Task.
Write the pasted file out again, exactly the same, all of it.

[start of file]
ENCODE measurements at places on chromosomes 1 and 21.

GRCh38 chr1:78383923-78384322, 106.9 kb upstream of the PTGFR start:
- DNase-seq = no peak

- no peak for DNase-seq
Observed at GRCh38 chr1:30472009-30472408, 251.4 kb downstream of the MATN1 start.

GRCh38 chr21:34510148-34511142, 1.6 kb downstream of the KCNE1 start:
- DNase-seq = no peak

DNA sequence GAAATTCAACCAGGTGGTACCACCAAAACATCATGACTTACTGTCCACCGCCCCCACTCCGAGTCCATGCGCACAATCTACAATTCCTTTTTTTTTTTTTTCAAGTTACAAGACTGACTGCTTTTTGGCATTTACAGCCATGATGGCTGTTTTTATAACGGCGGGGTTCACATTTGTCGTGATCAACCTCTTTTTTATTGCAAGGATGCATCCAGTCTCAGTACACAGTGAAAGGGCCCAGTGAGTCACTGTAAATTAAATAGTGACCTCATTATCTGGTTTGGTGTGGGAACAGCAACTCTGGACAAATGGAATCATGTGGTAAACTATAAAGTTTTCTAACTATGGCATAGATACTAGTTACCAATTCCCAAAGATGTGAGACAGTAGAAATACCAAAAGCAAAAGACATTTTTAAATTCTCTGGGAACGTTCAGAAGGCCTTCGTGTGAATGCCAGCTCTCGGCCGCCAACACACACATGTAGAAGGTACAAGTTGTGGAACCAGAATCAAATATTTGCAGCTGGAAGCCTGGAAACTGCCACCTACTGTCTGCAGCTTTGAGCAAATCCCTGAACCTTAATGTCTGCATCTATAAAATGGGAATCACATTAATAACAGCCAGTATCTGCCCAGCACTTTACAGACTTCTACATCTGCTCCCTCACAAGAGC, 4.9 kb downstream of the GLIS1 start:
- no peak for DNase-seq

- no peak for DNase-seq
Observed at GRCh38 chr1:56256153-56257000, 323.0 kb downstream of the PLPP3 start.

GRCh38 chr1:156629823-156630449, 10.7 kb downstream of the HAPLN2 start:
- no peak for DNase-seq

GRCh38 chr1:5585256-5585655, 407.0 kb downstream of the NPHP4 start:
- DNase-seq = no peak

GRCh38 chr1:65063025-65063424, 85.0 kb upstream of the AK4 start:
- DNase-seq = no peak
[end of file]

ENCODE measurements at places on chromosomes 1 and 21.

GRCh38 chr1:78383923-78384322, 106.9 kb upstream of the PTGFR start:
- DNase-seq = no peak

- no peak for DNase-seq
Observed at GRCh38 chr1:30472009-30472408, 251.4 kb downstream of the MATN1 start.

GRCh38 chr21:34510148-34511142, 1.6 kb downstream of the KCNE1 start:
- DNase-seq = no peak

DNA sequence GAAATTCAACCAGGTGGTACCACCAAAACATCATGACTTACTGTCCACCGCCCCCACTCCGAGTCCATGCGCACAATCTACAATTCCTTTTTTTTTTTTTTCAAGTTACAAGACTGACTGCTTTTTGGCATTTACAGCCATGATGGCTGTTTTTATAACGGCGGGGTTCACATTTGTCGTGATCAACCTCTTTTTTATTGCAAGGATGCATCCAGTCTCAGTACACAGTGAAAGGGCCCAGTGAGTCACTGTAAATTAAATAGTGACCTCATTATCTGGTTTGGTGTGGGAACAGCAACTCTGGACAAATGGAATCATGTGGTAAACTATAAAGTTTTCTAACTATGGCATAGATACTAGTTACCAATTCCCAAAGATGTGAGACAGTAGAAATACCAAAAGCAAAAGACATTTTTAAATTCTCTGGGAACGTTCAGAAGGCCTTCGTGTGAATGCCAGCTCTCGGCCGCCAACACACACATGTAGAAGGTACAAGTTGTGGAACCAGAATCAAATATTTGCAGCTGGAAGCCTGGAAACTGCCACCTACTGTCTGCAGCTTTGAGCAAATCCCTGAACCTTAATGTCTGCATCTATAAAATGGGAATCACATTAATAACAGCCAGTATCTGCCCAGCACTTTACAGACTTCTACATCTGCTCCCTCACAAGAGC, 4.9 kb downstream of the GLIS1 start:
- no peak for DNase-seq

- no peak for DNase-seq
Observed at GRCh38 chr1:56256153-56257000, 323.0 kb downstream of the PLPP3 start.

GRCh38 chr1:156629823-156630449, 10.7 kb downstream of the HAPLN2 start:
- no peak for DNase-seq

GRCh38 chr1:5585256-5585655, 407.0 kb downstream of the NPHP4 start:
- DNase-seq = no peak

GRCh38 chr1:65063025-65063424, 85.0 kb upstream of the AK4 start:
- DNase-seq = no peak